Posted by Hezi Saar on June 7, 2011
We are back with the continued interview with Eric Esteve of IP Nest. Check previous post for Q&A we covered earlier.
Q: Since you (and Synopsys) focus on interface IP what do you see as the overarching trends for interface IP?
A: Being strongly focused on Interface IP, since 2005, I have seen the massive adoption of the differential, high speed, serial communication techniques inside and outside the box (whichever is “the box”). This has been true for PCI Express replacing PCI, initially at 2.5 Gbps now up to 8 Gbps, for SATA replacing ATA at a speed moving from 1.5 up to 6 Gbps. Outside the box, HDMI is now a standard used in PC, Consumer and Wireless handset and USB is –finally- closing the gap and moving to 5 Gbps with USB 3.0. Amazingly the Memory Controller Interface and memory devices is still based on parallel communication, even if this physical interface is at the edge in terms of feasibility with 3200 Mhz for the DDR4. I don’t know when this interface will move to the same type (high speed, differential, serial) like the other, but I don’t see how it could stay the exception in the future! This will probably be the next “hot topic” for the Interface IP market.
I am also watching closely the different MIPI Interface specifications, as using a standardized communication technique in the mobile industry certainly makes sense, not only from a technical point of view but also as this is a more rational approach.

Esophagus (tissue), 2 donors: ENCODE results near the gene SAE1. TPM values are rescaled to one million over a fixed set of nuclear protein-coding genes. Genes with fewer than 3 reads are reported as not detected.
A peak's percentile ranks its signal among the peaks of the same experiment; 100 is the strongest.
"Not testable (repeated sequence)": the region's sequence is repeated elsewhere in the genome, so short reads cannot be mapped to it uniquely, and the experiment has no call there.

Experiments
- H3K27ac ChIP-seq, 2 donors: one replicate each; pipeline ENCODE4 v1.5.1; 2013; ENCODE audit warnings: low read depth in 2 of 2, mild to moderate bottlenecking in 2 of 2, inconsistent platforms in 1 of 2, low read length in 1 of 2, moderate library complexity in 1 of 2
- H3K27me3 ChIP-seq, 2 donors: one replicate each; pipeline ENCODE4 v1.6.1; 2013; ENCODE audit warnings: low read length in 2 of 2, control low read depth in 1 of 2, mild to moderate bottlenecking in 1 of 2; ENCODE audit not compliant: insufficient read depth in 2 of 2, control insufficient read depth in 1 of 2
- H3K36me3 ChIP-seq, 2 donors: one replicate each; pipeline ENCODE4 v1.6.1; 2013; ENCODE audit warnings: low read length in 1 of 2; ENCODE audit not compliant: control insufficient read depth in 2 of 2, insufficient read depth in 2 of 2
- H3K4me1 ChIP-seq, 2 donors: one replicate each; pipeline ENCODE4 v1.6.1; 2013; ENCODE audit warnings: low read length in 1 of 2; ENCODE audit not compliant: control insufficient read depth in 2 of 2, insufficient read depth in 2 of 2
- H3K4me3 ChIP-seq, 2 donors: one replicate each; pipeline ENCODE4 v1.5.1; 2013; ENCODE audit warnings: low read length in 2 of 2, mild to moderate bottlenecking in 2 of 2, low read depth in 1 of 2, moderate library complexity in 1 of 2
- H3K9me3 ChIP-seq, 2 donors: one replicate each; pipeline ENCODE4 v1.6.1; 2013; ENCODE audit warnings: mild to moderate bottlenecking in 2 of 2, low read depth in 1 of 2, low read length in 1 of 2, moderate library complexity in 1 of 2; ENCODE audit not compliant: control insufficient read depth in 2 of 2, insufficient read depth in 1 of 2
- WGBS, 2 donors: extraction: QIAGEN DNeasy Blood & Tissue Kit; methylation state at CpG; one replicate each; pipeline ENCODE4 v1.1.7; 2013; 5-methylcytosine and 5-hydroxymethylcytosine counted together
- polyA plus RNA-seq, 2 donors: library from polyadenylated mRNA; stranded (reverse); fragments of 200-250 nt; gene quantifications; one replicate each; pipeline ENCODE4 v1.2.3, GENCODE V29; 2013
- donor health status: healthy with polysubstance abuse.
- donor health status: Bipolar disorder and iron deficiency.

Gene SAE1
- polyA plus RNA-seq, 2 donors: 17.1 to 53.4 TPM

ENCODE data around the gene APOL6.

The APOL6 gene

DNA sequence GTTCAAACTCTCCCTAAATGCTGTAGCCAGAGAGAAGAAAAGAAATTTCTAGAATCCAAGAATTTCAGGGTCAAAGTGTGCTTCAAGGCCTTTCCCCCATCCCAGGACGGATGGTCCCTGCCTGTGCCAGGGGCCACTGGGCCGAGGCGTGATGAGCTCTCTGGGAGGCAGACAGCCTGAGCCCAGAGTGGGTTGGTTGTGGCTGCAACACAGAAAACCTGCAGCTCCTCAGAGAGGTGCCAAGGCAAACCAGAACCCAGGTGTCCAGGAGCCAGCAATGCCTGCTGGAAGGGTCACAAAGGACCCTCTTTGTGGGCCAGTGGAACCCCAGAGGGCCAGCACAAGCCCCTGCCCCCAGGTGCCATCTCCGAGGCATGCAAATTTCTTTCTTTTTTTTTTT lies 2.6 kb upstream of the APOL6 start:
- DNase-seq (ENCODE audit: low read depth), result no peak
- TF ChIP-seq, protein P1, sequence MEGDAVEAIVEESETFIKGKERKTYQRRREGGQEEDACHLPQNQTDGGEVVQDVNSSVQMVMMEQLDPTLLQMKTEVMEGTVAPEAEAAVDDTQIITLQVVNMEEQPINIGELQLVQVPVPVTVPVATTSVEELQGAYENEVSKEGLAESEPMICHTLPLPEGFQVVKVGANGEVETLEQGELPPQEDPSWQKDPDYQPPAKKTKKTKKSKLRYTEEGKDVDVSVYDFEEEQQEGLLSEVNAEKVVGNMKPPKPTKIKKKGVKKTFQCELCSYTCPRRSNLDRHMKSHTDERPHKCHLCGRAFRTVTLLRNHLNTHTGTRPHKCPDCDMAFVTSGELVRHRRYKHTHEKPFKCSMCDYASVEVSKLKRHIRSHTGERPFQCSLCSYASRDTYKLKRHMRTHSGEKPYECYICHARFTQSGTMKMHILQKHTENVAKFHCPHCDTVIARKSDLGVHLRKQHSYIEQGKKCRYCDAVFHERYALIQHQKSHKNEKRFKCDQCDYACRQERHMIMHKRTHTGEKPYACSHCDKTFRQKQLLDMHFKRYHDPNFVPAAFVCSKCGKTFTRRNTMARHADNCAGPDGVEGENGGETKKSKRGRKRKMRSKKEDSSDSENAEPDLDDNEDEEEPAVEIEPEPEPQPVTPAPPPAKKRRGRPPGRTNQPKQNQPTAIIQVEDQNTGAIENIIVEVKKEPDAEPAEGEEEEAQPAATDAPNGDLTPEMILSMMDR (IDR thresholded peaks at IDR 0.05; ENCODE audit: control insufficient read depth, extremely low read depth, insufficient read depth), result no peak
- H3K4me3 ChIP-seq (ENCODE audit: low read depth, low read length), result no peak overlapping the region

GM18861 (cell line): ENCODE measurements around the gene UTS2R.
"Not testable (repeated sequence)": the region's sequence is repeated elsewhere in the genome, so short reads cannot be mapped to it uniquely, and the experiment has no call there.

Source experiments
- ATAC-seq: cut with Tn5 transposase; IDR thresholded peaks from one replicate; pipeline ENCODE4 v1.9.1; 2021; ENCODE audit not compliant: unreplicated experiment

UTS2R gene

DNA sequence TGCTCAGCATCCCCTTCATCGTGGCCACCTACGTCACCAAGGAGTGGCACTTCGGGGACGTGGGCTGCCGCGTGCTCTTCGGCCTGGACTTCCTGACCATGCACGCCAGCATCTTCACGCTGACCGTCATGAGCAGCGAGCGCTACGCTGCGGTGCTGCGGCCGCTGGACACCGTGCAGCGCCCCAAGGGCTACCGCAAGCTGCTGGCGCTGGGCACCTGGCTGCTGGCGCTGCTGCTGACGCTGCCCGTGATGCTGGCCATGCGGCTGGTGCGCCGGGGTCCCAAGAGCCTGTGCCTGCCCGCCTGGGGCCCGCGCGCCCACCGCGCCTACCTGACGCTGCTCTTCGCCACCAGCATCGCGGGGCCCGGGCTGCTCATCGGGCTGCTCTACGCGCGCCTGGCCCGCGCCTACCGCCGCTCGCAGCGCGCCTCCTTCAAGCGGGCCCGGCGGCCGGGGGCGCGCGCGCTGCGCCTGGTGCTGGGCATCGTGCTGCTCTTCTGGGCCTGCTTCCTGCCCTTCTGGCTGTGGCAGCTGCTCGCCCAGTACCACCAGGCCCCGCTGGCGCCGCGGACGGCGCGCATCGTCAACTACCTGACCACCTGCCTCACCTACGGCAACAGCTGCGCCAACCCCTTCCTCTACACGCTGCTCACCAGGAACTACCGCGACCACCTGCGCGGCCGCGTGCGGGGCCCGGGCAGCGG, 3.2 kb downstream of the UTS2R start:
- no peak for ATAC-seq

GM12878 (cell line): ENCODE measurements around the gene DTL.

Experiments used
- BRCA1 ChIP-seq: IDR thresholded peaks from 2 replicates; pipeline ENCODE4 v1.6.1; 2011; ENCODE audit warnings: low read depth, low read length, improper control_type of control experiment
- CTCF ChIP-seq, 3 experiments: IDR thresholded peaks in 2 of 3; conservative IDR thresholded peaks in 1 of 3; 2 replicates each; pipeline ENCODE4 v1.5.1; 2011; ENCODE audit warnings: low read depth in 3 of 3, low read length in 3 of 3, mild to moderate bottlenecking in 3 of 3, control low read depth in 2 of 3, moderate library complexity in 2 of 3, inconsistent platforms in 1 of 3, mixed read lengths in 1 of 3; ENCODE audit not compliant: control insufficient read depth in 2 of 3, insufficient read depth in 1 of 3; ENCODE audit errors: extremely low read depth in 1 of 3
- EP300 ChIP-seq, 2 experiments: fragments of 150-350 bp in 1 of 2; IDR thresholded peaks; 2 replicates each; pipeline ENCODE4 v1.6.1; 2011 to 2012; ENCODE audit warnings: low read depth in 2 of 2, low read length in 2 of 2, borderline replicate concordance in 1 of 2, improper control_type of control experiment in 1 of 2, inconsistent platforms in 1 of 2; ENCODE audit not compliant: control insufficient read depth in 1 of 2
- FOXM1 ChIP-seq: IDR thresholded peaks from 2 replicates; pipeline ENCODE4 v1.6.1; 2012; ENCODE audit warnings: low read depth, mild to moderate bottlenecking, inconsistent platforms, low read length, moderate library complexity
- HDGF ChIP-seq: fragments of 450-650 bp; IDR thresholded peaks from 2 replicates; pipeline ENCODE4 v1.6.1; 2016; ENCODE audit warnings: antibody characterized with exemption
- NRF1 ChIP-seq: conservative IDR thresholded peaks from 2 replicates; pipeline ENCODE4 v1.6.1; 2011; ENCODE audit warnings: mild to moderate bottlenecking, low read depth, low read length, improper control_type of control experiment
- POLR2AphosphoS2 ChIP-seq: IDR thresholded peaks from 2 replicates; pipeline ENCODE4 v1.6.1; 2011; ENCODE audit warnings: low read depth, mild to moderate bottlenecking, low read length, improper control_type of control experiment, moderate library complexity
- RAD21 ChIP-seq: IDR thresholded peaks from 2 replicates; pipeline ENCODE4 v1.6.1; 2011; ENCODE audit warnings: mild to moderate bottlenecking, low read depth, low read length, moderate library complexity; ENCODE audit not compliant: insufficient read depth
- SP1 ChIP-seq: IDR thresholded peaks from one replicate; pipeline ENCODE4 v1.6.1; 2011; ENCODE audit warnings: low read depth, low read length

Q: What are the most promising interfaces used by semiconductor SoCs targeting mobile market segments and why?
A: Lets take TI’s OMAP5 an an example, we have pretty much the list of most promising interfaces for Application Processor SoC targeting mobile market segments:
• LPDDRn to access external DRAM
• USB 2.0 and USB 3.0 if you want to exchange data with your system, as well as for battery charging.
• HDMI when you want to display video with the system being the source.
• SATA has been freshly introduced, that you will use when you want to store data coming through the system on an external SSD
• MIPI functions, the list of supported specifications is long:
– LLI/uniport to interface with a companion device or/and with a Modem in order to share the same external memory and save a couple of $ on each handset
– CSI: to interface with one or more cameras, one or more CSI-3 and CSI-2 function
– DSI or Display serial interface
– SlimBus, a low performance, serial, low power interface with Audio chips
– UFS: MIPI Interface for mass storage devices
There are also other Interfaces (UART, SDIO and a lot more) which are used in Mobile, as well as in other segments, that I would qualify of being part of a second type, which can be reused internally or acquired through an IP vendor, for a fraction of the price of the above listed interfaces. If we look at the market for the “first type” Interfaces IP listed above, we can see that it is expected to grow up to almost $500M by 2015.
If you want to purchase one of Eric’s reports, go to http://www.ip-nest.com/index.php?page=wired or email Eric at firstname.lastname@example.org.
Check this blog soon for our next Q&A with Eric including forecast and views about the mobile industry.
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Views and Trends in mobile electronics connectivity related to MIPI IP
I started my career as an R&D engineer for embedded systems, then transitioned into applications engineering and product marketing roles in the semiconductor industry. With my systems knowledge, I have led many IC design wins that have enabled portable applications such as cellular phones, digital cameras and eBooks.
What intrigues me about the mobile electronics market is how rapid technological innovations, economic forces and changing consumer preferences drive market direction. Let’s explore these developments together.
– Hezi Saar